For me, unless Ms Miller is exposed as some deranged terrorist who was about to bomb Parliament or poison her minister and her colleagues, her forcible and more than likely illegal incarceration is a horrible abuse of power or authority by those responsible for putting her behind bars. Just the trauma of having her freedom taken from her without due process is enough to send the woman mad. Ask me. I’ve been there (prison, not the madhouse!), seen it happen to innocent men, so I know what I write about.

Look, we make all kinds of claims about the advanced, 21st-century society that is Trinidad and Tobago. Many of them are oh-so-hollow. When, however, a citizen can be cast into a dungeon against her will and without due process, we remain mired in a medieval mould that makes those who nailed Christ to the cross look like visionaries.

In so many ways, we live in a primitive country.

4 Responses to “A primitive country”


  • Raffique, this is not an unusual case anywhere in the world. The question is what level of intrusion do we expect from the authorities. (Notice I didn’t say government.) Your memory of John Humphrey and my memory of Jean Miles aside, how does one classify erratic behaviour?? Who makes the decisions that behaviour is erratic?? When is that erratic behaviour detremental to the society and when it is not?? These questions will be an ongoing discussion and the parameters will move back and forth according to the times. We see people living on the streets of the country and some attack other ‘supposedly’ normal people. Only then does the authority intervene. Is that too late?? Should something have been done before the attack?? Should we have people living on the street?? Where are their relatives and families??

    These are not easy questions to answer. And we hope that this case has been resolved, except for the litigation.

  • Linda Edwards, class of 67

    This event, in our present history, is a watershed. The silence as you said, in Parliament, is deafening.
    I am wondering what would have been Ms. Miller’s fate if her co-workers did not raise a hue and cry. Would she have languished there, being force-fed psycotropic drugs, until her vital organs failed?

    I do not fault the initial call for medical help. I was not there, I do not know what happened, and depending, it could have been worse if the police were called instead. What shocks me is the wilingnesss of medical/psychiatric people to administer dangerous drugs, without a clear idea of her situation. Its as if one throws pills at a problem, until something works or you bury the patient.Their willingness to accept an open-ended committing, which has never before been part of who we are, is also stunningly dangerous.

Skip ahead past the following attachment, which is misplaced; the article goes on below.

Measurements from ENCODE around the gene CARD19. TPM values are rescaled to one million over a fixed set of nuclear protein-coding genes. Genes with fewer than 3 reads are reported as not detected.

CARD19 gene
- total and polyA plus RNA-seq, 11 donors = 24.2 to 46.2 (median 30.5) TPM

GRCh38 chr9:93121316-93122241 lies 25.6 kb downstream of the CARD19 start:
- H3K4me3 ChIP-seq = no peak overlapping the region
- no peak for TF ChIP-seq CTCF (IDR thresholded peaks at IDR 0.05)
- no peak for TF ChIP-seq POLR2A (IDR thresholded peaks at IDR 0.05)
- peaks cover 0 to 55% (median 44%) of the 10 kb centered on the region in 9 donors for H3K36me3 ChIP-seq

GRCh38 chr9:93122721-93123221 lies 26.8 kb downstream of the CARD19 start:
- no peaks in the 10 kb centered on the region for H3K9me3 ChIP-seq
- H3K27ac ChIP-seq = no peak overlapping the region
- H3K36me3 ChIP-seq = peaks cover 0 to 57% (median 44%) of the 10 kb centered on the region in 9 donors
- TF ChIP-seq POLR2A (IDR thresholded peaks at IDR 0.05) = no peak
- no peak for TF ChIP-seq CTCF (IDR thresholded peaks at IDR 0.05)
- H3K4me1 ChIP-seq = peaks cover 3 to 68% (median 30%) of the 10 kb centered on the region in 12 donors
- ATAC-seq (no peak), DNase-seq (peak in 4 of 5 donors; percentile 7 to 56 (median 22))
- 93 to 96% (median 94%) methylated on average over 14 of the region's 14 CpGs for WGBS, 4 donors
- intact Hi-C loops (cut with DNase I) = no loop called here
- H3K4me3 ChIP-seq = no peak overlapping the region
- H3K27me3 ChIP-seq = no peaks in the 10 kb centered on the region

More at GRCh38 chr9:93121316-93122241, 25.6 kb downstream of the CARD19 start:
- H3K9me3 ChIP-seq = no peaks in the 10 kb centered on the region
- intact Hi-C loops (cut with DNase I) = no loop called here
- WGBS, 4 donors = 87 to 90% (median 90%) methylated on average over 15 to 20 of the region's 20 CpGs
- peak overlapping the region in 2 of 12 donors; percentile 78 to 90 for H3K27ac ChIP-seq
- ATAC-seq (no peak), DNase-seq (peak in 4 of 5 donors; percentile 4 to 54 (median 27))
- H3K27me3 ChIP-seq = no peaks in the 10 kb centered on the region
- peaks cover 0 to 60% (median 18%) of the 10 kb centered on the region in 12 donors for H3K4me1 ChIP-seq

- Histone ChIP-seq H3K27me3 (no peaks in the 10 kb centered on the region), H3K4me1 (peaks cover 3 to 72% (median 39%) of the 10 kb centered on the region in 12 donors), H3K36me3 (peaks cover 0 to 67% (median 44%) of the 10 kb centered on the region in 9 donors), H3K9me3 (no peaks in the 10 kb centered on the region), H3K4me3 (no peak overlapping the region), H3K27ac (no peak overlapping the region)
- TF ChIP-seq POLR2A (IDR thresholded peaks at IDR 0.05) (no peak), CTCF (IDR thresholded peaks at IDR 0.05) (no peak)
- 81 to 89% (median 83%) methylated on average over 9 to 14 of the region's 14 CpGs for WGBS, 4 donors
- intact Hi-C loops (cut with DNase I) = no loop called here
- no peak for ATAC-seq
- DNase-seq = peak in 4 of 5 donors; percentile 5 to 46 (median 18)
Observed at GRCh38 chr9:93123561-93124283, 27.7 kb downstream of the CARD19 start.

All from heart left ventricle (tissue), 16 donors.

Any bizarre behaviour, that, in the eyes of the observer, may indicate a psychiatric emergency, cannot reult in confinement for more than two weeks.

    The St. Ann’s hospital seems to be, based on this incident, a “Dump and Forget” place.

    I am assred by a relative who worked in England in such facilities for twenty years, and then at St. Ann’s until she got fed up, that sane people in those places, begin to imitate the ehaviour of those around them.

    Ms. Miller may now need psychiatric help, where before, she was only angry and frustrated.

  • It seems to me that under certain temperatures and pressures, pollution is mixing with the chemistry of the body resulting in unpredictable reactions.

  • The situation with Ms Miller was one that could have been settled if the grievance procedure was used to address the problem that existed at the Ministry of Gender, Youth and Child Development. Ms Miller was constantly being provoked, harrass and verbally abused by another female co-worker at the Ministry, Ms Miller”s complaint about the situation to senior officers fell on deaf ears. This situation continued over a period of time,and Ms Miller stopped complaining. Every human being knows that there is a time when you can”t take no more and you have to defend yourself, and that is what Ms Miller did verbally without any profanity. Does that mean that you are a danger to your self and others? Ms Miller was in the process of writing an apology for her “outburst” and an account of the incident as she was instructed to do by the Hon:Ministry Ms Verna St Rose Greaves, while sitting at her desk writing the report health workers came and remove her and carried her straight to St Ann”s Mental Institution. While they were carrying her away she was quitely saying to them,”where are you taking me, you are embarrasing me , why are you doing this to me”. No member of MANAGEMENT had the decency to call Ms Miller”s relatives to inform them where she was to be taken,Ms Miller was able to make a phone call while in the ambulance to her sister just being able to say,”they taking me to the hospital”, before the phone was taken away from her. Ms Miller stayed at St Ann”s Mental Institution for 15 days where she was medicated and injected against her will and without the consent of her relatives. Ms Miller has never had a history of mental illness and has worked within the Public Service for over 20 years with an unblemished work record. This is Trinidad & Tobago 2012 HAPPY 50TH INDEPENDENCE TO YOU.